Salt is mostly sodium chloride. It from two main sources - sea water and rock salt (found in the earth in crystalline form). It is essential to animal life. Herbivorous animal have a greater need for salt than Carnivores. The UK Food Standards Agency recommends that adults consume no more than 6gms (a level teaspoon) a day. Over-consumption may contribute to high blood pressure and other health problems. The same agency says that 75% of our salt intake is from processed foods
Salt is a natural preservative and has been used for centuries. Even with modern refrigeration salt is used to preserve and flavourn meat (e.g. bacon and corned beef), fish (e.g. baccala and anchovies) and vegetables (e.g. capers).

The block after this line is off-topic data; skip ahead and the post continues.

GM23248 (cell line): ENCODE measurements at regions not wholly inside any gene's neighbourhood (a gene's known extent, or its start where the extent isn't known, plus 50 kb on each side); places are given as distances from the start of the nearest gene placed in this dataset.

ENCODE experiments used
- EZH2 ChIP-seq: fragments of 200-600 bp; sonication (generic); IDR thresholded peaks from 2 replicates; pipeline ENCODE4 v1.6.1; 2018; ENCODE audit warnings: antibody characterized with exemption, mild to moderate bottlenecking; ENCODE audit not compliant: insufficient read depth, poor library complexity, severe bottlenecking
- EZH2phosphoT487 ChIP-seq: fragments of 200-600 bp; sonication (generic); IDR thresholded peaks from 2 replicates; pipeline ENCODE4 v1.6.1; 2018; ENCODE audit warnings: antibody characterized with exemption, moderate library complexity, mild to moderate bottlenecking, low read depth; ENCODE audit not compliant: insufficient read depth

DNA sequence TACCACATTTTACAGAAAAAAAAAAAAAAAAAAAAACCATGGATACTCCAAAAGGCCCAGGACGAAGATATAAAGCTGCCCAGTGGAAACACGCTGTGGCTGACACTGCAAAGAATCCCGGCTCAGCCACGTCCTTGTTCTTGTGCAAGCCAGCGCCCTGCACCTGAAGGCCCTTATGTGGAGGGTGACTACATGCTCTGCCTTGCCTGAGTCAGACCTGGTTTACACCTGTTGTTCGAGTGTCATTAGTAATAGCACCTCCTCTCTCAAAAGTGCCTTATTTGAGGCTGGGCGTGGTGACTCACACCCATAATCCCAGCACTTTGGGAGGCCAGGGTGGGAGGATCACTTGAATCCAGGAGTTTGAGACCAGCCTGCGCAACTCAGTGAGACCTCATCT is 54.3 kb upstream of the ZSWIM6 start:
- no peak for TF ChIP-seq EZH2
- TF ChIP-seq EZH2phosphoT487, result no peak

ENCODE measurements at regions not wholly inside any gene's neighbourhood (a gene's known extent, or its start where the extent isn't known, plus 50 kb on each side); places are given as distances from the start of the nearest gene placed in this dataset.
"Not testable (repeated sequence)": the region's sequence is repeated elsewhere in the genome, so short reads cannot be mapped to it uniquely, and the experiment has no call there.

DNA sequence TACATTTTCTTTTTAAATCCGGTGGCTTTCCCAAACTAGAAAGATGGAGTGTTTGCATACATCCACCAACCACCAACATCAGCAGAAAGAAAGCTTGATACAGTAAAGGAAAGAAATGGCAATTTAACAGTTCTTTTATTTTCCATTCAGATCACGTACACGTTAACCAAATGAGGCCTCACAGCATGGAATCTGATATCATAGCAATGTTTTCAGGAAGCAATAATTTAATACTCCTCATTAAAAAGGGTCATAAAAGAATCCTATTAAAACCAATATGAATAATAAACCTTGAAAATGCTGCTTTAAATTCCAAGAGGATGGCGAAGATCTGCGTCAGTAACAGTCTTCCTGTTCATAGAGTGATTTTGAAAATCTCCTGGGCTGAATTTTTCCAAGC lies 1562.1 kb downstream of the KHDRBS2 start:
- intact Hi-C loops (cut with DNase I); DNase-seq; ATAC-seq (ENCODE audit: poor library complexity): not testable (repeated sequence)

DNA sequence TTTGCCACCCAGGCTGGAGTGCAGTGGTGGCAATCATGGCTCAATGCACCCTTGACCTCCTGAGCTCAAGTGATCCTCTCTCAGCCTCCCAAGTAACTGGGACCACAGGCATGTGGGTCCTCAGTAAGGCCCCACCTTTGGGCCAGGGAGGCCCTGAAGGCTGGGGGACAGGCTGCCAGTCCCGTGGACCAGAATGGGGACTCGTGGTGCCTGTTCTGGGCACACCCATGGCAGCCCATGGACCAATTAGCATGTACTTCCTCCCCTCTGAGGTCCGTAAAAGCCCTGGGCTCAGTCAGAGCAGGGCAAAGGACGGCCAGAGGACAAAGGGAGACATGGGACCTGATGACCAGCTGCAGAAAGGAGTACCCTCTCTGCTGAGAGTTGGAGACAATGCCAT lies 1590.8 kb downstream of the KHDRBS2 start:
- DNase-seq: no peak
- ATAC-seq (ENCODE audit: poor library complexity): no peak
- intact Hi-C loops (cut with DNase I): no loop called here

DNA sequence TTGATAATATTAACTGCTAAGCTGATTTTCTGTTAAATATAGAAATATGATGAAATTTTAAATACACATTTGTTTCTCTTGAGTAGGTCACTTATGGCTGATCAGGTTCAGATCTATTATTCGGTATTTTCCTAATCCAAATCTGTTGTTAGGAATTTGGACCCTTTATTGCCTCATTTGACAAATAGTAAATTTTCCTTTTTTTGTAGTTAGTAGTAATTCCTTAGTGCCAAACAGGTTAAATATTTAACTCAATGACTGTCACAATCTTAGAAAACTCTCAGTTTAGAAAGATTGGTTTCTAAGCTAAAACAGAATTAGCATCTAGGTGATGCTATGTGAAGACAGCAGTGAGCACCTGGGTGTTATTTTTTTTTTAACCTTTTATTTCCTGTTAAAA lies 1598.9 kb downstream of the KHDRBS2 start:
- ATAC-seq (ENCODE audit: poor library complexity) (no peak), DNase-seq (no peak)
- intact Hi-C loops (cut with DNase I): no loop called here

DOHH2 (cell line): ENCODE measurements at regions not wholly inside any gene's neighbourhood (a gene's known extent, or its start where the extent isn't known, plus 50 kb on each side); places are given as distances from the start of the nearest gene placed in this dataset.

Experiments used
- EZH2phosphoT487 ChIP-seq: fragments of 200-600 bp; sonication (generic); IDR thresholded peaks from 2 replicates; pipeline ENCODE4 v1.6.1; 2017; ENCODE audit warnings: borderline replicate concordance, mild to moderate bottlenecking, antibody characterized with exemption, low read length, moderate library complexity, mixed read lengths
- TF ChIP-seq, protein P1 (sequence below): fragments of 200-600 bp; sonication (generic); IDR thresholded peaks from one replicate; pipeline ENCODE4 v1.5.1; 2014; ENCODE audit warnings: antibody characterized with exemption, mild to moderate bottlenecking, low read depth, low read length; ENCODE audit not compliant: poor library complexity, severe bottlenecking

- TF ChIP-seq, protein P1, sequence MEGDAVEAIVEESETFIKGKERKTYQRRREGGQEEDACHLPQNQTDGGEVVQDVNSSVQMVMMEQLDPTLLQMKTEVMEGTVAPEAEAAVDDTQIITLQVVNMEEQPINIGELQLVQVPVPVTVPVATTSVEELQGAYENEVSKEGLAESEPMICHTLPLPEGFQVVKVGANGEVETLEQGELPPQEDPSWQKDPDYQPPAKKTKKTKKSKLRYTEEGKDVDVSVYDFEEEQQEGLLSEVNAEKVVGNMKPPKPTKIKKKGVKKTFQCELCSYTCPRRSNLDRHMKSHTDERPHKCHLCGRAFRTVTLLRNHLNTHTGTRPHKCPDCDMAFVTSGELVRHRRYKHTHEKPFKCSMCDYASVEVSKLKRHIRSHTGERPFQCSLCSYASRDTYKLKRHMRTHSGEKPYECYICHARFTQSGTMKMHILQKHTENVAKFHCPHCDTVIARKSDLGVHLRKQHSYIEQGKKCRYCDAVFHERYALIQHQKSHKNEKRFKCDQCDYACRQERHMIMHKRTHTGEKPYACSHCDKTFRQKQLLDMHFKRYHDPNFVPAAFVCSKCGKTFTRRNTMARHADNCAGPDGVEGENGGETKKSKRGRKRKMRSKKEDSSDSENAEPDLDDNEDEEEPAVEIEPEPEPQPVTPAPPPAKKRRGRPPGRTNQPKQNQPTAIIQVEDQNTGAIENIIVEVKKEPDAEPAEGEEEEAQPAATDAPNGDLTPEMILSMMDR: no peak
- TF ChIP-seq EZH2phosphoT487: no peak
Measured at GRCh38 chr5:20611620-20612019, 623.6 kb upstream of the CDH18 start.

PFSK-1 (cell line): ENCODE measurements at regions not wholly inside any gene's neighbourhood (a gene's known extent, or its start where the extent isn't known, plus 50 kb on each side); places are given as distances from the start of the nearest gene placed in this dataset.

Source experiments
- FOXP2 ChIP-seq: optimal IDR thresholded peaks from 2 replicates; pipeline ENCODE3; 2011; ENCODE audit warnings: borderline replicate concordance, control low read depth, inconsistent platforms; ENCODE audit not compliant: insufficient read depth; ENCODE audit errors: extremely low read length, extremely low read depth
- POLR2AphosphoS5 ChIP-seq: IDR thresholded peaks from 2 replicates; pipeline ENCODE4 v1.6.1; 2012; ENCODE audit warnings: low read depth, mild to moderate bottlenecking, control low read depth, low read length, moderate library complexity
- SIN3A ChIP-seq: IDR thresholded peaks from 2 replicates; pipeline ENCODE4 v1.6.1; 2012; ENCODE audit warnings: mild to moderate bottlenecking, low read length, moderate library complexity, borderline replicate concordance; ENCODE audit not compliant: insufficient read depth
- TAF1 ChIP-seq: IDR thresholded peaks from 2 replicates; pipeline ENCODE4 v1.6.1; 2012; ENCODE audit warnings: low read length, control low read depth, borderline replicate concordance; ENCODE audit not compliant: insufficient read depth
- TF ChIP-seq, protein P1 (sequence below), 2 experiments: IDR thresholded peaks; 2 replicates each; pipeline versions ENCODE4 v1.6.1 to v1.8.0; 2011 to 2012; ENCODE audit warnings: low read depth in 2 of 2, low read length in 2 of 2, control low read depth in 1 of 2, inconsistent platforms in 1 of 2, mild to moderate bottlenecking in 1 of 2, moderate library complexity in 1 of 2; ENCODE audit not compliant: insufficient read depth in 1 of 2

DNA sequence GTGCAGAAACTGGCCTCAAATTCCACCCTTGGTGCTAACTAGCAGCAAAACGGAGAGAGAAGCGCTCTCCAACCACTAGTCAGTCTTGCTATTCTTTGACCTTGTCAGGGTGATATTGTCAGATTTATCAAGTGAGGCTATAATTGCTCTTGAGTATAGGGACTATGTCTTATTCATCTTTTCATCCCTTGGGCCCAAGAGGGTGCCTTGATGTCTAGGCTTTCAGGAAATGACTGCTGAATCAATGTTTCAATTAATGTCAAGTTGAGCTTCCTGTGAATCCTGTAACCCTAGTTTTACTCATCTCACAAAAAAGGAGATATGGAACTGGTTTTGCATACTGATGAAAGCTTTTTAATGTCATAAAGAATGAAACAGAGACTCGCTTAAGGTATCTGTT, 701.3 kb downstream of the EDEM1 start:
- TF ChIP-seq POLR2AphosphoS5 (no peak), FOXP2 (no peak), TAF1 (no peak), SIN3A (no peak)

Salt is one of the four basic flavours (sour, sweet, bitter and salty).
Table salt is refined to provide a pure white salt that, with additives, pours easily. It often has iodine added to it to replace that lost in the modern diet.
Cooking salt (Kosher salt in the US) is less refined than table salt and is evaporated from salt water. It contains no additives.
Sea salt, as the name suggests, comes from evaporated sea water. It comes as both crystals and flakes. It includes a number minerals, depending on its source, which effect its flavour. Some of these salts have become the flavour(s) of the month with each chef having his or her, own preferred brand.
Rock salt is mined from the earth. It comes in large crystals and is used as a garnish (e.g. oysters), in hand operated ice cream churns and in some pickling operations.